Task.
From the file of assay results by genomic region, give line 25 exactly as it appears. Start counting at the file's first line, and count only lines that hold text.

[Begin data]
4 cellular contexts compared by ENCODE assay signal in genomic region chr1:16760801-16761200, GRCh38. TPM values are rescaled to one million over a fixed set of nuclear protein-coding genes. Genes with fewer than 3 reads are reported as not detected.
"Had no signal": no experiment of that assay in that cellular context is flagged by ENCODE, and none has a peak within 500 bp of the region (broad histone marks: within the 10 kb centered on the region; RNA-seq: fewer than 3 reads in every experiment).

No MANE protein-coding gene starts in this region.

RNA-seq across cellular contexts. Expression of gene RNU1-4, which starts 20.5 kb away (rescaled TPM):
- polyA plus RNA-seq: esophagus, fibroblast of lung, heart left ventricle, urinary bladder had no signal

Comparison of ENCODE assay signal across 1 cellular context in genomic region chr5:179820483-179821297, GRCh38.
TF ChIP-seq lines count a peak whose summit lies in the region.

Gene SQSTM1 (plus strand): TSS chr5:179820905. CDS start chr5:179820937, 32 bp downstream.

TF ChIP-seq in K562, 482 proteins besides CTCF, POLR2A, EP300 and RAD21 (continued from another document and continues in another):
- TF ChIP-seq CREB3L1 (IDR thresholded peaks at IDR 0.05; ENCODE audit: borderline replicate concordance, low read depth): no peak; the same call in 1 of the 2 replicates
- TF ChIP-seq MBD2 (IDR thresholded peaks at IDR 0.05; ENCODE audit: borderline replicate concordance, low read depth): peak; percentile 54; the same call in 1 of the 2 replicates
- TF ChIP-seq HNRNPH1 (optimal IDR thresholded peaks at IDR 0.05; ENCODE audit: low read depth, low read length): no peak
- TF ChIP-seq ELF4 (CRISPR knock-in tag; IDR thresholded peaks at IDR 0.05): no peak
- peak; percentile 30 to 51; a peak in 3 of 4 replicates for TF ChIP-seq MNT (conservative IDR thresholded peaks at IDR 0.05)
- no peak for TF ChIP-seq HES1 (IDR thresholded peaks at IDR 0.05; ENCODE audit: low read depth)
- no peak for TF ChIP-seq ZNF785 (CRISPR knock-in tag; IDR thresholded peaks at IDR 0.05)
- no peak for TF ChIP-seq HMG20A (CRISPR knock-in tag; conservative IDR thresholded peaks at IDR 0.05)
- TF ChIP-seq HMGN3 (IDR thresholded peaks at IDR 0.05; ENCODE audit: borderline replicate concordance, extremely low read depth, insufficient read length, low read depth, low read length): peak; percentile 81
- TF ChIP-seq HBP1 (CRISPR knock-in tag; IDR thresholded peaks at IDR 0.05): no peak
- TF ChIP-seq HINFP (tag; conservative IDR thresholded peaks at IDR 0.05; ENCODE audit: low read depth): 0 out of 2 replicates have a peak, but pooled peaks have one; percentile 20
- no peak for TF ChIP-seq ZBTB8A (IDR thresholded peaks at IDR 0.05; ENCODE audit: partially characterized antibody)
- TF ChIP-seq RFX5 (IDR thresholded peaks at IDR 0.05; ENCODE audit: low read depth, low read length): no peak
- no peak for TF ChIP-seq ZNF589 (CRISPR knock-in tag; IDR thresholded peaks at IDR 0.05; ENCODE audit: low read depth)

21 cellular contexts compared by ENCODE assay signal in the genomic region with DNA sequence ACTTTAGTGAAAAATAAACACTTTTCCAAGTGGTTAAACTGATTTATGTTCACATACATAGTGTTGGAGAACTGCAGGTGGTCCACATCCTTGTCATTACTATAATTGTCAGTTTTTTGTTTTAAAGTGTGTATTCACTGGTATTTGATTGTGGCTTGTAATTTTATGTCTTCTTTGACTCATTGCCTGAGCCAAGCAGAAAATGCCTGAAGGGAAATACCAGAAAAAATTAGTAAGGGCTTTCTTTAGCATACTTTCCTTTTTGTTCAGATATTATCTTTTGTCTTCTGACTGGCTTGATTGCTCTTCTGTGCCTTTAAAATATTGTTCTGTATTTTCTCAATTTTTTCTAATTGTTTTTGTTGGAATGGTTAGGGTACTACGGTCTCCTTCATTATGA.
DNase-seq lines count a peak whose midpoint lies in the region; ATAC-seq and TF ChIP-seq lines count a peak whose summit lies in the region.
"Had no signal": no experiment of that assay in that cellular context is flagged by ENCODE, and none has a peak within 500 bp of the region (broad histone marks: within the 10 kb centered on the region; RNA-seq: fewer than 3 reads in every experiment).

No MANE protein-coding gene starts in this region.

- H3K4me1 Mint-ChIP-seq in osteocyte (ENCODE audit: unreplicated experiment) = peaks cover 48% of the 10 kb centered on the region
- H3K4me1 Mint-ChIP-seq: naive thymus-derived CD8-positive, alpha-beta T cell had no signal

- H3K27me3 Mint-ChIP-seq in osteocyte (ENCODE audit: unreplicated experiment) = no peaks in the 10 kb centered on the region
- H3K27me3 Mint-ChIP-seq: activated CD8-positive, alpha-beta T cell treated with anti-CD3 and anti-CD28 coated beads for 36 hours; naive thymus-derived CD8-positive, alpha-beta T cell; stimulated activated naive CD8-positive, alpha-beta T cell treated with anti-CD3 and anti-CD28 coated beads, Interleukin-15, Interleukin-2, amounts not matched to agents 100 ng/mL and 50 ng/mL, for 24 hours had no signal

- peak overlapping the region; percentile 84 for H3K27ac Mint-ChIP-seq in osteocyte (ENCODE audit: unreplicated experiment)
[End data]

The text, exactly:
DNase-seq lines count a peak whose midpoint lies in the region; ATAC-seq and TF ChIP-seq lines count a peak whose summit lies in the region.